Given the EV9's bulk, this is a car you expect to be comfortable, rather than sporty, and so it proves. The ride is generally pretty cosseting, but the car's weight does show through more often than you might like, and it seems to weather some sharper imperfections with less confidence than others. It never feels firm or jagged in the way a sportier car might, but it adds a brittleness that we were hoping would be absent.

And although the EV9 isn't sporty at all, it drives quite pleasantly. There isn't much steering feel or even that sharp a response from the nose, but it all feels linear and controlled, and though the car rolls a bit in corners, it doesn't wallow or lurch about, which means the experience shouldn't make you seasick. Nevertheless, the car is at its best on a motorway, where the surface is relatively smooth and the sound well deadened, so you can waft along in peace and serenity.


The EV9 may be a Kia, but it isn't cheap. Prices start at £65,025 for the basic rear-drive Air model, but that pays for 19-inch alloy wheels, a 360-degree manoeuvring camera, and heated and ventilated front seats. Combine that with climate control, safety kit and satellite navigation, and it's a fairly all-encompassing specification. But then it should be, when it costs almost as much as a BMW iX. Okay, the Kia gets seven seats as standard, but the iX is still a slightly more premium product.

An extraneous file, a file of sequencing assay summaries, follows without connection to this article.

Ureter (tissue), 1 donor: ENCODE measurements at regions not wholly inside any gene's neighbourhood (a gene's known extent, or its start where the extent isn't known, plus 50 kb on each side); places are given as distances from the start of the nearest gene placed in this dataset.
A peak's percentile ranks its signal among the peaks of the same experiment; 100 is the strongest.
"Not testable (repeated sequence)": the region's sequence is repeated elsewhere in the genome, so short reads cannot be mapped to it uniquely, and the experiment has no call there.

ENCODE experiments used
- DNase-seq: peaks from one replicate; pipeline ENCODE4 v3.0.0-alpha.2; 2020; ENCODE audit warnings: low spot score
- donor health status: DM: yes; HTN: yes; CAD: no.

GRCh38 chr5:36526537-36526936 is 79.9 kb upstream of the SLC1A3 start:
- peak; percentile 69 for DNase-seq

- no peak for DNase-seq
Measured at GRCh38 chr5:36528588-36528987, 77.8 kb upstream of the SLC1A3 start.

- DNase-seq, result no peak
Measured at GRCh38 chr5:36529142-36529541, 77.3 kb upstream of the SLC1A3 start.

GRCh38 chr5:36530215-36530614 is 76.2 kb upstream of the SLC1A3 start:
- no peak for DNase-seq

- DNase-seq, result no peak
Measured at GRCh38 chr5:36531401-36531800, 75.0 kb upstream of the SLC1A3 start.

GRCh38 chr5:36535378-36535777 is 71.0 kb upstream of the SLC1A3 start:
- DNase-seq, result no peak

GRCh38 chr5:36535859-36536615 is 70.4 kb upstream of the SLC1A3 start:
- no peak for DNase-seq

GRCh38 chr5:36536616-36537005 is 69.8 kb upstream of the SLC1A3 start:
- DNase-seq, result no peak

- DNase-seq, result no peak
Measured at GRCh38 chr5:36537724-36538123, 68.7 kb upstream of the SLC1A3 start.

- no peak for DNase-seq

That said, once you start to look at more upmarket versions of the EV9, complete with all-wheel-drive and, in the case of our range-topping test car, the six-seat luxury layout, it does start to feel even more premium. But it never quite has the luxury of a Genesis, let alone a Mercedes-Benz, and that will hold it back in the eyes of some prospective buyers. Especially when such high-spec EV9s will set you back more than £77,000 before you even look at the options list.


By any measure, the EV9 is a really nice car. You can't knock the design, inside or out, and there's nothing wrong with the equipment or the electric powertrain. All big ticks so far, but when faced with a near-£79,000 asking price, even for a car this good, your mind starts to wander. Other cars cost the same amount and come with a bit more kudos and a bit more luxury, so as good as the EV9 is, it isn't an especially easy sell.

James Fossdyke - 23 Feb 2024    - Kia road tests
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2024 Kia EV9 GT-Line S AWD 6-Seater. Image by Kia.2024 Kia EV9 GT-Line S AWD 6-Seater. Image by Kia.2024 Kia EV9 GT-Line S AWD 6-Seater. Image by Kia.2024 Kia EV9 GT-Line S AWD 6-Seater. Image by Kia.2024 Kia EV9 GT-Line S AWD 6-Seater. Image by Kia.

2024 Kia EV9 GT-Line S AWD 6-Seater. Image by Kia.2024 Kia EV9 GT-Line S AWD 6-Seater. Image by Kia.2024 Kia EV9 GT-Line S AWD 6-Seater. Image by Kia.2024 Kia EV9 GT-Line S AWD 6-Seater. Image by Kia.2024 Kia EV9 GT-Line S AWD 6-Seater. Image by Kia.